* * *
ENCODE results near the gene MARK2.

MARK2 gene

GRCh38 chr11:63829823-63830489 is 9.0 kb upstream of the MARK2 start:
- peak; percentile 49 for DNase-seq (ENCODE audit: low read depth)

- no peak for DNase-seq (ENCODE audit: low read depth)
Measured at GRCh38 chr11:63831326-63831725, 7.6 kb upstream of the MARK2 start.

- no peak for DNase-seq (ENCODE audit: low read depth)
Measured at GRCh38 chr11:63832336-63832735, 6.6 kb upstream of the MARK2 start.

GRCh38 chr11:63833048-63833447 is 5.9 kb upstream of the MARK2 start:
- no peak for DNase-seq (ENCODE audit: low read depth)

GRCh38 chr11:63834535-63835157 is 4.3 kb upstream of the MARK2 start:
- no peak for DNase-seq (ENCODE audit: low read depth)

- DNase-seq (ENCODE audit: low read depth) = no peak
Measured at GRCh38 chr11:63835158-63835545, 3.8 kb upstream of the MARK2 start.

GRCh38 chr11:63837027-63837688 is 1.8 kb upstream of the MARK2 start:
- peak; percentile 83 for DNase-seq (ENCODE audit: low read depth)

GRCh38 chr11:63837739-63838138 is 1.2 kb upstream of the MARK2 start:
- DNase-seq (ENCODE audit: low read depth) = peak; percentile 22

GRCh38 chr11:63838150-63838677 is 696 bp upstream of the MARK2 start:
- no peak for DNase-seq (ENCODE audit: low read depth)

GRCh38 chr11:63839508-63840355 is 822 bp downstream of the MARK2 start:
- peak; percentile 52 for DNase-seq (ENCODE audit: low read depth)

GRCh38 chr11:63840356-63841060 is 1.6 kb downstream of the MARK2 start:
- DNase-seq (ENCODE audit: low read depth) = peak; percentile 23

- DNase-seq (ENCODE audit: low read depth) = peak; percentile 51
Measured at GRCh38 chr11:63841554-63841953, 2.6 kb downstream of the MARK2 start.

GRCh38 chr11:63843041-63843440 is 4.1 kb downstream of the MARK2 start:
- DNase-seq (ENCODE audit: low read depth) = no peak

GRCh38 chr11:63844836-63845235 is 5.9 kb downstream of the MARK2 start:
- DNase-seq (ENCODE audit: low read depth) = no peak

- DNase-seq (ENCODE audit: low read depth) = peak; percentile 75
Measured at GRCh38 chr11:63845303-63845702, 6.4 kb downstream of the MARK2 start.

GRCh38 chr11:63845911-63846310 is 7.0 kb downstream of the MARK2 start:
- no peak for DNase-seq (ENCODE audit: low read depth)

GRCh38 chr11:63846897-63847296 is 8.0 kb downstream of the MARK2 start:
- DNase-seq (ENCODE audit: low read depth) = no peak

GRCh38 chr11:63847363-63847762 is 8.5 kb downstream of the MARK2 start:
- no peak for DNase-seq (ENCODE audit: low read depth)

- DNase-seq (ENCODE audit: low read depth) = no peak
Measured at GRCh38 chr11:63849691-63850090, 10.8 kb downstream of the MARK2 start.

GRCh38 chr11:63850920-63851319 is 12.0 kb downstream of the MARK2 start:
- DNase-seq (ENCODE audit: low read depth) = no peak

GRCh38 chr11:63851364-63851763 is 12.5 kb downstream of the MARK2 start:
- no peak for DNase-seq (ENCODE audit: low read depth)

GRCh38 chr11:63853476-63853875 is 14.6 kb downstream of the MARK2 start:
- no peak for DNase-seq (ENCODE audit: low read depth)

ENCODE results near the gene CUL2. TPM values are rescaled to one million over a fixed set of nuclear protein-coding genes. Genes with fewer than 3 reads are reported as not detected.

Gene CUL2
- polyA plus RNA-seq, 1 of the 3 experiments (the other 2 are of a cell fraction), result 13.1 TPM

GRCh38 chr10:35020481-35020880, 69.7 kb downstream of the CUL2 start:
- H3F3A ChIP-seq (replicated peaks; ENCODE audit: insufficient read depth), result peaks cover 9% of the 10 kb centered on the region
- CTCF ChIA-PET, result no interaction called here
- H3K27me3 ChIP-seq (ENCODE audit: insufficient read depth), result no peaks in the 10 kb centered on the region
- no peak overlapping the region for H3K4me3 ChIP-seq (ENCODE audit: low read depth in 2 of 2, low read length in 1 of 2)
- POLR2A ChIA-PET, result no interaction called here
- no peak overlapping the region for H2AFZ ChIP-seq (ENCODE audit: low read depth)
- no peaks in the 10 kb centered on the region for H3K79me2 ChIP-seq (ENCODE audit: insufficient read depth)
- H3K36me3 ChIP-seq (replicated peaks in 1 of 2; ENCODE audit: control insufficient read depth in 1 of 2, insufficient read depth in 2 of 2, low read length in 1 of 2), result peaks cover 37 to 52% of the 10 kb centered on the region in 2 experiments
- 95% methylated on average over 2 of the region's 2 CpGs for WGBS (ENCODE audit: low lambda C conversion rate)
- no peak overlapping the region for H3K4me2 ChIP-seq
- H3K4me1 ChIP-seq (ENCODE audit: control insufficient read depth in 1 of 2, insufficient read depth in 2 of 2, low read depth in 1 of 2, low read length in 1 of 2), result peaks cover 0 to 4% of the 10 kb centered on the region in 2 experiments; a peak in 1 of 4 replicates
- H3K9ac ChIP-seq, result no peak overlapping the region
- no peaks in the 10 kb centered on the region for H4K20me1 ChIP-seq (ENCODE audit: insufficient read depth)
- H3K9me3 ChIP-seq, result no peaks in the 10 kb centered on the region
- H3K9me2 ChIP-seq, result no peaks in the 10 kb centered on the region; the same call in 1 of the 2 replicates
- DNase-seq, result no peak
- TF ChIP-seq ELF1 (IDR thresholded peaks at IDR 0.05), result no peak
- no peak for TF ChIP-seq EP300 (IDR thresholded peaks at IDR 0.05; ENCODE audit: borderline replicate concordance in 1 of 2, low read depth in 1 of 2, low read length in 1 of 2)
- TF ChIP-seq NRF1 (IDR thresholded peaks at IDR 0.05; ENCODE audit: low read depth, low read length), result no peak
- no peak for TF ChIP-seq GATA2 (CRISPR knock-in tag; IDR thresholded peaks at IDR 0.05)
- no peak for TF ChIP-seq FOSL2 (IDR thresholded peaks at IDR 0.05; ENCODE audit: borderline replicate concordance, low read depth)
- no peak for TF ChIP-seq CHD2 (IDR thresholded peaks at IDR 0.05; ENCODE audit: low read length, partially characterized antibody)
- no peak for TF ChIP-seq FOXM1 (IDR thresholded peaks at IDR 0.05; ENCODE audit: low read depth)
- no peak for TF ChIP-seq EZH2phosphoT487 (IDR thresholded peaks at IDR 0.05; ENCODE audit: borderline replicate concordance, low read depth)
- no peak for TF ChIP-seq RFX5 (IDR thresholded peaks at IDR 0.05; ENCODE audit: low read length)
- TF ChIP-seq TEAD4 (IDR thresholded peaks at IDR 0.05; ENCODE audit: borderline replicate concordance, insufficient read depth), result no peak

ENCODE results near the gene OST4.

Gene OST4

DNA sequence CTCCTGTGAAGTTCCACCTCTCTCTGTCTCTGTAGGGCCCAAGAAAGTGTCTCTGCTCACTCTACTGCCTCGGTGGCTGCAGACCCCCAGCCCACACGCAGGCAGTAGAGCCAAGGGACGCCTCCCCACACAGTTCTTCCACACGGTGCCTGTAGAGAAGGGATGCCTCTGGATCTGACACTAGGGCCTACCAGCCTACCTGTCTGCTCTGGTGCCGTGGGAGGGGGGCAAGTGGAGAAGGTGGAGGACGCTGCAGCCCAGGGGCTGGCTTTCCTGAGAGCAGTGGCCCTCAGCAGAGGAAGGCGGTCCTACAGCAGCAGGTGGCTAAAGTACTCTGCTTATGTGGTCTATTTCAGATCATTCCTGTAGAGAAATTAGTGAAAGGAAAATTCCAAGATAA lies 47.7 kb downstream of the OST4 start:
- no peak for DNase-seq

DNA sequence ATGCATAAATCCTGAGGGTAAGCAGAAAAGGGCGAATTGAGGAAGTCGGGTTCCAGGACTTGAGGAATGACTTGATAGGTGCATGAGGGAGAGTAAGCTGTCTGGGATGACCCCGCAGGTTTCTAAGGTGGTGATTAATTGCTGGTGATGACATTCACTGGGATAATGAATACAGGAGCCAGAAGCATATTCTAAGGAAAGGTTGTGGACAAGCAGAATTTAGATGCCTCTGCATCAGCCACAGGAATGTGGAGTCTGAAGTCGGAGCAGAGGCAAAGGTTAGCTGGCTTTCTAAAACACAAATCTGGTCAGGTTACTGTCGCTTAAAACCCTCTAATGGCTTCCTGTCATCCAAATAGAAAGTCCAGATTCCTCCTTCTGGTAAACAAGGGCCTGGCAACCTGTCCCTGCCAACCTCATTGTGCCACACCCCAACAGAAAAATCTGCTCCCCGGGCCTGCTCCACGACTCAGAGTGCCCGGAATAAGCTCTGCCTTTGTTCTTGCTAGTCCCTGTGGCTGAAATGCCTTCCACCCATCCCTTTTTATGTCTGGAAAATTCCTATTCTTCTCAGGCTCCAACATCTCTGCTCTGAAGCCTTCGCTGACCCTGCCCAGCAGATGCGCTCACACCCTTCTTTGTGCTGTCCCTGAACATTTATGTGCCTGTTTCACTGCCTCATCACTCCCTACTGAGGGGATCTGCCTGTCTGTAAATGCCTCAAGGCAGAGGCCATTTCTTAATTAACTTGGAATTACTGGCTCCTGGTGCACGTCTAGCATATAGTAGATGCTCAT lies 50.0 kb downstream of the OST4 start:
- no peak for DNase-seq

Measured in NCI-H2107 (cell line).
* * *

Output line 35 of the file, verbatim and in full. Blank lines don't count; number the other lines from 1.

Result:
GRCh38 chr11:63846897-63847296 is 8.0 kb downstream of the MARK2 start: